Bottle with fox head

Moche artist(s)

On view at The Met Fifth Avenue in Gallery 202

This ceramic stirrup-spout bottle in the shape of a fox head dressed in a turban was made by artists of the Moche culture of Peru’s North Coast. The vessel is painted using red and white slip (a suspension of clay and/or other colorants in water). The fox wears a typical Moche turban that extends over the back of his neck and is held on by a band that goes over the top of the head and ties under the chin. The edge of the turban has a repeating, stylized catfish head design. The creature’s face is painted with a broad, vertical white stripe in the center, flanked by two red stripes, emulating the type of face paint seen on ceramic portraits of human warriors.

Anthropomorphic animals, including fox warriors, are often depicted in Moche ceramics—both modelled and painted (for other examples in the Met’s collection see 82.1.29 and 1983.546.4)—as well as in mural painting (Donnan and McClelland, 1999; Trever, 2017). The significance of this type of representation is unclear but it may illustrate the Moche’s veneration of these animals, who may have been thought to possess have special powers. Foxes hunt and capture small prey, much as warriors would fight and capture prisoners. Foxes also may have been associated with the world of the dead, as they are primarily nocturnal and live in underground burrows.

The stirrup-spout vessel—the shape of the spout recalls the stirrup on a horse's saddle—was a much favored form on Peru's northern coast for about 2,500 years. Although the importance and symbolism of this distinctive shape is still puzzling to scholars, the double-branch/single-spout configuration may have prevented evaporation of liquids, and/or that it was convenient for carrying. Early in the first millennium A.D., the Moche elaborated stirrup-spout bottles into sculptural shapes depicting a wide range of subjects, including human figures, animals, and plants worked with a great deal of naturalism. About 500 years later, bottle chambers became predominantly globular, providing large surfaces for painting complex, often multi-figure, scenes.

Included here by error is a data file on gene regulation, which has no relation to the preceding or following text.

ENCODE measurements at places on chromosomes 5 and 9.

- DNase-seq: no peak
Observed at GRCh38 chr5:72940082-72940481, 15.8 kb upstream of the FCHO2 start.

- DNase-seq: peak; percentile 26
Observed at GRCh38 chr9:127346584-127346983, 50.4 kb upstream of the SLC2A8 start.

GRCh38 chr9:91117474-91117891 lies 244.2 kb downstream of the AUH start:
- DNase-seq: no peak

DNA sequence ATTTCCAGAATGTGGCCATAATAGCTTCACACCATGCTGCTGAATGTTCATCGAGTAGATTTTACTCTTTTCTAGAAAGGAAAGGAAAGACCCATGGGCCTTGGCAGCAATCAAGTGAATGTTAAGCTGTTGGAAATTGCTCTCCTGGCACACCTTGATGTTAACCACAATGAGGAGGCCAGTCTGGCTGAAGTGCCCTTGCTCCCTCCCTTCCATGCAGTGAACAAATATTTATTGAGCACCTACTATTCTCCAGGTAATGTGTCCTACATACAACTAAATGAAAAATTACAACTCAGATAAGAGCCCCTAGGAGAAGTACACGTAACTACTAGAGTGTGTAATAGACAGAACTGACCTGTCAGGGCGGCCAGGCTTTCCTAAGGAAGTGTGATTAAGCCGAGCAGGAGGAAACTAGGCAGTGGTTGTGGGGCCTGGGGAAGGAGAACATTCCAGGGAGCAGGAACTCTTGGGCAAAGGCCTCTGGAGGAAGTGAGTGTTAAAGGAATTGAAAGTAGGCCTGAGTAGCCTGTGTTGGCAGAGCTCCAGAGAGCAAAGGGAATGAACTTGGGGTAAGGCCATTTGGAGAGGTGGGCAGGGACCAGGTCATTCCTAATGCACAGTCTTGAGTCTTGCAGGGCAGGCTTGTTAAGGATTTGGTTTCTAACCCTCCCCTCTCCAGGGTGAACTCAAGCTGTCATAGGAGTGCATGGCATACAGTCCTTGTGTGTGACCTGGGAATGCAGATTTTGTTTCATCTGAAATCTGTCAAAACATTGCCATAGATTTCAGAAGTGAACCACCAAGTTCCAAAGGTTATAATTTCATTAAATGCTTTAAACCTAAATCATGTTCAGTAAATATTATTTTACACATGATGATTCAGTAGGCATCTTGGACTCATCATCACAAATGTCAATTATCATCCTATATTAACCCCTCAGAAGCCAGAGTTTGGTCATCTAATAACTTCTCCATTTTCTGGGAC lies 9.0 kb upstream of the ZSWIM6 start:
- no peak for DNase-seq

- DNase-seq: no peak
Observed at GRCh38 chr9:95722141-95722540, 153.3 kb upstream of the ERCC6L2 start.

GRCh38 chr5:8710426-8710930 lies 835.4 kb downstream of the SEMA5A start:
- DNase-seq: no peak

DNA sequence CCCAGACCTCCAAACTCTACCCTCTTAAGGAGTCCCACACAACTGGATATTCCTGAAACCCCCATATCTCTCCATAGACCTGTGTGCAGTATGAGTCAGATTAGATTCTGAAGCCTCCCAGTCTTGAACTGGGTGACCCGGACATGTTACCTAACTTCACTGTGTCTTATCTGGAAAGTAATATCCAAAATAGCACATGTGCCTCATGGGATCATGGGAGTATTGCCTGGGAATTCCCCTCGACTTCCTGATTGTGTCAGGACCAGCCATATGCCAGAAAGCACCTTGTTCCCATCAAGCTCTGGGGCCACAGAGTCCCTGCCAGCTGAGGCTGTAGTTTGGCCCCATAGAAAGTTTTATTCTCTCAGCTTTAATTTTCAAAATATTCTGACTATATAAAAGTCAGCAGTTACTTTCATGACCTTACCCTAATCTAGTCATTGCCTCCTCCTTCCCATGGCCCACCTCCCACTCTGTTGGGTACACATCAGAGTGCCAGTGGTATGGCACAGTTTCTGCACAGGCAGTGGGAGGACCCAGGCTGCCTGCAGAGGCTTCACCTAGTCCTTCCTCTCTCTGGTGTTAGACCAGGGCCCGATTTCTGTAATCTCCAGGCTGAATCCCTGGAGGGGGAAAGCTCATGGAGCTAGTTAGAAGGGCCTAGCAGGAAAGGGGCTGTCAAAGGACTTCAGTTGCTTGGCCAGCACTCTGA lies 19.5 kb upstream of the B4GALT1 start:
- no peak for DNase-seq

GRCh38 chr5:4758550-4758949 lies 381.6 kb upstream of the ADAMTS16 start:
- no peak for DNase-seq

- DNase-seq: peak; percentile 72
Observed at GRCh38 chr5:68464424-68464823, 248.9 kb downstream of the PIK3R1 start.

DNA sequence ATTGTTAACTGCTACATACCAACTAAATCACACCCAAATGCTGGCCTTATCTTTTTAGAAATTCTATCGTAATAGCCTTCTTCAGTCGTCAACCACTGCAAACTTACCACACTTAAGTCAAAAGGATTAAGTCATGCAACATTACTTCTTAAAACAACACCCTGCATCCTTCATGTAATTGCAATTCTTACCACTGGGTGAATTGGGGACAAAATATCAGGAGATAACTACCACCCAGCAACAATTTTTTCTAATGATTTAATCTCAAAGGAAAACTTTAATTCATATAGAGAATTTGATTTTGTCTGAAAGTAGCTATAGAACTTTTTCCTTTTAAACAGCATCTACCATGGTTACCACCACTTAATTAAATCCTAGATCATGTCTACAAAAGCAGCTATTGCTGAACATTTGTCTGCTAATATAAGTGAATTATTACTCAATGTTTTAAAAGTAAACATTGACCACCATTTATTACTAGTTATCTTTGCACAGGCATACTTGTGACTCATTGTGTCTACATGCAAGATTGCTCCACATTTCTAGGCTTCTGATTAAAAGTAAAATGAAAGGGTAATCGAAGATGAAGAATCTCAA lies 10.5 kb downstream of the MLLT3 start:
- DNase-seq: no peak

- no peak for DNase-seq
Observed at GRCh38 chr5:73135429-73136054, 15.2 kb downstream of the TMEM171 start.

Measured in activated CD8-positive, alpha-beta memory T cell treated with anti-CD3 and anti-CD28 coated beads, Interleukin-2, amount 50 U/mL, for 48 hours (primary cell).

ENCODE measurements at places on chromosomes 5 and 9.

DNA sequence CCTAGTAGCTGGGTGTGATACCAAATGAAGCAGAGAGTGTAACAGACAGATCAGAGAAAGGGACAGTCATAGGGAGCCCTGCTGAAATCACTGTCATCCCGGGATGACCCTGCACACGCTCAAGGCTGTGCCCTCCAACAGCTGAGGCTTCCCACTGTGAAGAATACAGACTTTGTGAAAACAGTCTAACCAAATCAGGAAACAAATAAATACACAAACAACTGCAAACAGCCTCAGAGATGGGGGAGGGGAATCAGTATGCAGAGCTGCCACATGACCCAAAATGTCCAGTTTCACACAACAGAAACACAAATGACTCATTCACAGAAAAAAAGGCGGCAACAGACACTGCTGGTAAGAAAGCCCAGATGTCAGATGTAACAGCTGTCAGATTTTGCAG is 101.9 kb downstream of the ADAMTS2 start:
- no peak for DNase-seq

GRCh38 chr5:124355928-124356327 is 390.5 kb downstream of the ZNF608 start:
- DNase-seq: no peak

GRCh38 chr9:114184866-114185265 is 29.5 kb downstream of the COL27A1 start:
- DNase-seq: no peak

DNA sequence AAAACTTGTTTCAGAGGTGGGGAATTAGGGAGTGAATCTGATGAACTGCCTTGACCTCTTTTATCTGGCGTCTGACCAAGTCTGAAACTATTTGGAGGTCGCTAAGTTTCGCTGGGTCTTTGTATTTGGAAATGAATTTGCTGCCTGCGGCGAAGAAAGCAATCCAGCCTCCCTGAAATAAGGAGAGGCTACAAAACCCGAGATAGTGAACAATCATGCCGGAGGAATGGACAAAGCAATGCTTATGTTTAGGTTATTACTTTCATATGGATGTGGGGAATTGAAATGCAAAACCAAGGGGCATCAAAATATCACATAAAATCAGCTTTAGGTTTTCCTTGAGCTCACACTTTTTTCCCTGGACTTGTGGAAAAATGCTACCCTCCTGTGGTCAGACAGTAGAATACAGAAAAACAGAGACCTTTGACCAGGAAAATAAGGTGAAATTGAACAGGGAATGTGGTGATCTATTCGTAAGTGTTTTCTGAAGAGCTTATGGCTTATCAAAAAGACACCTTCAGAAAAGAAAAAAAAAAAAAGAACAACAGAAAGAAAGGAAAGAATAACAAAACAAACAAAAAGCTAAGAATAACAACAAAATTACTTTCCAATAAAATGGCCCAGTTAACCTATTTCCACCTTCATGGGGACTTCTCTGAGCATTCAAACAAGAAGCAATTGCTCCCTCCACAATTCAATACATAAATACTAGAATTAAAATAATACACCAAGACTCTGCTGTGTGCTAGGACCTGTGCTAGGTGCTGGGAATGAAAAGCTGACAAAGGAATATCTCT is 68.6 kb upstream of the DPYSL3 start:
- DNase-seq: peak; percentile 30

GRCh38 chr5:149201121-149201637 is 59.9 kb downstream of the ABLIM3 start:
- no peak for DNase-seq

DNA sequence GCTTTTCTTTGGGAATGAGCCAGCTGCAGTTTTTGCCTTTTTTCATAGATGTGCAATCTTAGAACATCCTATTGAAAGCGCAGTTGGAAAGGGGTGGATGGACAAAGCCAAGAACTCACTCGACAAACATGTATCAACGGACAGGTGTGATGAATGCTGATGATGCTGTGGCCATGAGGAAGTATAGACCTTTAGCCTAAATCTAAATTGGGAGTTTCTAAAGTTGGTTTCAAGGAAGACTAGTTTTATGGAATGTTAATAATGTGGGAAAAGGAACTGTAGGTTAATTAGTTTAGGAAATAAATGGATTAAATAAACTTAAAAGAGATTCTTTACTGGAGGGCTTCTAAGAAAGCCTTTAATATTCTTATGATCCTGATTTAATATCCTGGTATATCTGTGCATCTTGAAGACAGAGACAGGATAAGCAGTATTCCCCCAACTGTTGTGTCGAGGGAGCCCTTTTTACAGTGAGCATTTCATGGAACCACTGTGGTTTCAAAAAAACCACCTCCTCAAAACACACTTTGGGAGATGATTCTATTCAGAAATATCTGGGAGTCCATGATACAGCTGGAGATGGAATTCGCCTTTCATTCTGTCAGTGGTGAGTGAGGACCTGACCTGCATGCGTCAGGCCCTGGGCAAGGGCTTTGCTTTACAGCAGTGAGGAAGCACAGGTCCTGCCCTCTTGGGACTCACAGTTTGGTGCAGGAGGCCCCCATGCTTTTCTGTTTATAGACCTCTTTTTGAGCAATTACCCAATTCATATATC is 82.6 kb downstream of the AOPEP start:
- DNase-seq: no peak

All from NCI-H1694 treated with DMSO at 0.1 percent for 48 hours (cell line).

The Moche (also known as the Mochicas) flourished on Peru’s North Coast from 200-850 AD, centuries before the rise of the Incas. Over the course of some six centuries, the Moche built thriving regional centers from the Nepeña River Valley in the south to perhaps as far north as the Piura River, near the modern border with Ecuador, developing coastal deserts into rich farmlands and drawing upon the abundant maritime resources of the Pacific Ocean’s Humboldt Current. Although the precise nature of Moche political organization is a subject of debate, these centers shared unifying cultural traits such as religious practices (Donnan, 2010).

Published reference

Sawyer, Alan R. Ancient Peruvian Ceramics: The Nathan Cummings Collection (New York: The Metropolitan Museum of Art, 1966), p. 44.

Wassermann-San Blás, Bruno John. Céramicas del antiguo Perú de la colección Wassermann-San Blás (Buenos Aires: Bruno John Wassermann-San Blás, 1938), p. 99.

References and further reading

Donnan, Christopher B. “Moche State Religion,” in New Perspectives on Moche Political Organization, edited by Jeffrey Quilter and Luis Jaime Castillo (Washington D.C.: Dumbarton Oaks Research Library and Collection, 2010), pp. 47-69.

Donnan, Christopher B. and McClelland, Donna. Moche Fineline Painting: Its Evolution and Its Artists (Los Angeles: Fowler Museum of Cultural History, University of California, 1999).

Trever, Lisa. The Archaeology of Mural Painting at Pañamarca, Peru, with contributions by Jorge Gamboa, Ricardo Toribio, and Ricardo Morales (Washington, DC: Dumbarton Oaks Research Library and Collection, 2017).

Bottle with fox head, Moche artist(s), Ceramic, slip, Moche

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